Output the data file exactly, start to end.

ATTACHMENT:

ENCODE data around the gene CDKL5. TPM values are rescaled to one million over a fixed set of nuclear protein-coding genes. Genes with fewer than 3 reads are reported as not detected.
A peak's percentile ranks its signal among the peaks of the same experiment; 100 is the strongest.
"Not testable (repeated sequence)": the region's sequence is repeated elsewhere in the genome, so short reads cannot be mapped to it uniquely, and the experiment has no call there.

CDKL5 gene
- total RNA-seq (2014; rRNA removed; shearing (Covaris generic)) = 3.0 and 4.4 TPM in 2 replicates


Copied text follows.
ENCODE data around the gene CDKL5. TPM values are rescaled to one million over a fixed set of nuclear protein-coding genes. Genes with fewer than 3 reads are reported as not detected.
A peak's percentile ranks its signal among the peaks of the same experiment; 100 is the strongest.
"Not testable (repeated sequence)": the region's sequence is repeated elsewhere in the genome, so short reads cannot be mapped to it uniquely, and the experiment has no call there.

CDKL5 gene
- total RNA-seq (2014; rRNA removed; shearing (Covaris generic)) = 3.0 and 4.4 TPM in 2 replicates